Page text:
Defensive Rookie of the Year
Week 4: Kyle Fuller, Bears
Week 9: Anthony Barr, Vikings
Week 13: Chris Borland, 49ers
Last time, I jokingly wrote Borland’s name before crossing it out. No joke this time. Borland’s profile has exploded over the past four weeks, to the point where he’s now the highest-profile defensive rookie seeing regular playing time. Seahawks fans were actually trying to troll me on Twitter on Thanksgiving by pointing out that Marshawn Lynch had run over Borland, not noting that Borland had made probably a half-dozen solo tackles on Lynch up to that point, let alone that we’re talking about the most powerful running back in football versus the fourth inside linebacker on the 49ers depth chart. It’s a sign of how far Borland has come.
It’s also a sign that there really isn’t a clear-cut choice to compete with Borland. Barr had only one sack during this past quarter and he left Sunday’s win over the Panthers with a lingering knee injury that will likely keep him out for at least one week. C.J. Mosley has immediately settled in and taken over as a fine inside linebacker for the Ravens, and he’s actually a better player than Borland, but Borland’s story is better, and that matters to the electorate that votes on these awards.
Aaron Donald is an absolute freak and deserves the J.J. Watt–lite comparisons he got before the draft, but his rookie-leading sack total is at just six. He is Borland’s biggest competition for the award, and it should come down to how these two play over the final month.
Offensive Rookie of the Year
Week 4: Kelvin Benjamin, Panthers
Week 9: Kelvin Benjamin, Panthers
Week 13: Odell Beckham Jr., Giants
Benjamin’s gone off the boil, with Cam Newton’s injury-enforced inaccuracy creating what otherwise might be perceived as Benjamin’s rookie wall. He has three touchdowns in his last four games, but two came while the Panthers were down 30-plus points to the Eagles in the fourth quarter. Over the past four weeks, he’s caught just 19 of the 42 passes thrown in his direction (45.2 percent), producing a mundane 13.3 yards per reception. He’s quickly getting a reputation as a player capable of sheer brilliance who also drops more than his fair share of throws.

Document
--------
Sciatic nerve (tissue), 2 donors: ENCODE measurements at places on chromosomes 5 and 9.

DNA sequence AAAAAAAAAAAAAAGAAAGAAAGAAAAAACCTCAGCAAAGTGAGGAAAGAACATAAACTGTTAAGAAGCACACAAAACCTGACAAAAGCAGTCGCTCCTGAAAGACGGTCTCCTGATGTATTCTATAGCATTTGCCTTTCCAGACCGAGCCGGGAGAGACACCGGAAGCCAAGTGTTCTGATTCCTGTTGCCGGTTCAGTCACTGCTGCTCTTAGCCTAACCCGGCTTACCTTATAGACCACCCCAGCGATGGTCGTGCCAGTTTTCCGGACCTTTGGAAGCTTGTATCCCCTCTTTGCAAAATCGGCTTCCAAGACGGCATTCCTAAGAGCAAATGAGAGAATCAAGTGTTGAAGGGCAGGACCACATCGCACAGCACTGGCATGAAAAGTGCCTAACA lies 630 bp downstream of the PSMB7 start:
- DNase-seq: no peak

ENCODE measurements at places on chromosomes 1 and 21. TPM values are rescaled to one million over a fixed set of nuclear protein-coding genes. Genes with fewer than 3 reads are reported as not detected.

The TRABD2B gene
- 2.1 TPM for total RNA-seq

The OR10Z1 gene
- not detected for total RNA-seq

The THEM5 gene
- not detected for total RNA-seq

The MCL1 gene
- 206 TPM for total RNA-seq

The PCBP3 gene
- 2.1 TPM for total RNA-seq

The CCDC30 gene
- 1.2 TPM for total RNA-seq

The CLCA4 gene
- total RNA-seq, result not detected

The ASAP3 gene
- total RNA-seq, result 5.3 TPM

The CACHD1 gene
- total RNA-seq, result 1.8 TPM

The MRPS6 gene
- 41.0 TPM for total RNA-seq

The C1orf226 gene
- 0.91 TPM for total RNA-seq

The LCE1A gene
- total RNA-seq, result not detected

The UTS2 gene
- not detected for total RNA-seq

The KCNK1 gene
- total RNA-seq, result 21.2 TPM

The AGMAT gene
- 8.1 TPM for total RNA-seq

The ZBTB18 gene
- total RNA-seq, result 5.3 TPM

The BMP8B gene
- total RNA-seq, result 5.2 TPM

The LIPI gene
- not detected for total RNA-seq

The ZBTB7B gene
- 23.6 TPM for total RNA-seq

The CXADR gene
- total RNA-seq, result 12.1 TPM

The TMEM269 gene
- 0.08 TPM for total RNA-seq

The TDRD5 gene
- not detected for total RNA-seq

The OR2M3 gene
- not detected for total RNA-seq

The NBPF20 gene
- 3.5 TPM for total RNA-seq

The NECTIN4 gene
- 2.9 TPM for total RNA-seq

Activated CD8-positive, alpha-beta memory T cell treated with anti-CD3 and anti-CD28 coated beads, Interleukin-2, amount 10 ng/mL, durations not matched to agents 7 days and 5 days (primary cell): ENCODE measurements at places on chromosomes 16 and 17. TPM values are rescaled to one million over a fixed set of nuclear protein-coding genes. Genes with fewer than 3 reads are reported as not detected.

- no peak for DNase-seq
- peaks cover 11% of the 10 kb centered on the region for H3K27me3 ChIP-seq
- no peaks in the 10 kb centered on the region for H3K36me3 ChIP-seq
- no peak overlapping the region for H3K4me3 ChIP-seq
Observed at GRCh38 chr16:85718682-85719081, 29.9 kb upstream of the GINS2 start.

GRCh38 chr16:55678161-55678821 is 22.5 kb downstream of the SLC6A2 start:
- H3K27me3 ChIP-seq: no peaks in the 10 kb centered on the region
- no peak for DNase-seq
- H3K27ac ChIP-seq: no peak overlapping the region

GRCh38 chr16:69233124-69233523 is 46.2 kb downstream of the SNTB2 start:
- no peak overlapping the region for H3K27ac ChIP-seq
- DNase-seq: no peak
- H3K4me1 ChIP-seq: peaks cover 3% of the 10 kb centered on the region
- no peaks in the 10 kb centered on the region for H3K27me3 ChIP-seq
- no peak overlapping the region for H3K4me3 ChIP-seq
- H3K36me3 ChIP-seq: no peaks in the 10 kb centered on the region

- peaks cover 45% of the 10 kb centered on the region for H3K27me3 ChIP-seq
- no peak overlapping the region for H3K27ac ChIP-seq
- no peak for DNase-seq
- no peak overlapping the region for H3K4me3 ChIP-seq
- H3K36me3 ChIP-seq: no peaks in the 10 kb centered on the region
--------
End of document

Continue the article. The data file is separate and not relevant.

More than anything, Benjamin has been passed by the players taken ahead of him in the draft. Mike Evans and Beckham each rose to the top of the offensive rookie of the year race with dominant stretches of performance. In his first four games after returning from the bye, Evans caught 25 of the 35 passes thrown to him (71 percent) for 536 yards and five touchdowns. That’s more than 21 yards per reception.
Beckham has been almost as good. He’s working on a five-game stretch with 38 catches on 51 targets (74.5 percent) while averaging 15.6 yards per reception and scoring twice. Evans has been more devastating downfield, while the Giants have been more aggressive about moving Beckham around the formation and putting him in places where he can catch screens and take quick tosses for impressive gains after he gets the ball in his hands. That five-game stretch would put him on pace for 122 catches and 1,898 yards.
More than anything, Beckham has that catch in his back pocket. While Evans might have a stronger body of work, if it’s anywhere close to a tie, voters are always going to pick Beckham. Highlights matter.
Defensive Player of the Year
Week 4: J.J. Watt, Texans
Week 9: J.J. Watt, Texans
Week 13: J.J. Watt, Texans
It’s pretty clear that Watt’s going to lead this race from start to finish. Justin Houston may very well end up leading the league in sacks, given that he has a 2.5-sack lead on Watt with four games to go, but Watt’s work across the board makes him the obvious candidate. He leads the league in quarterback knockdowns with 36; Von Miller (26) is the only other guy with more than 20. He’s knocked down quarterbacks more frequently than the entire San Diego Chargers team (31). The last defensive player with more touchdowns than Watt was Frank Gifford, who was playing both ways on a regular basis when he did it in 1953.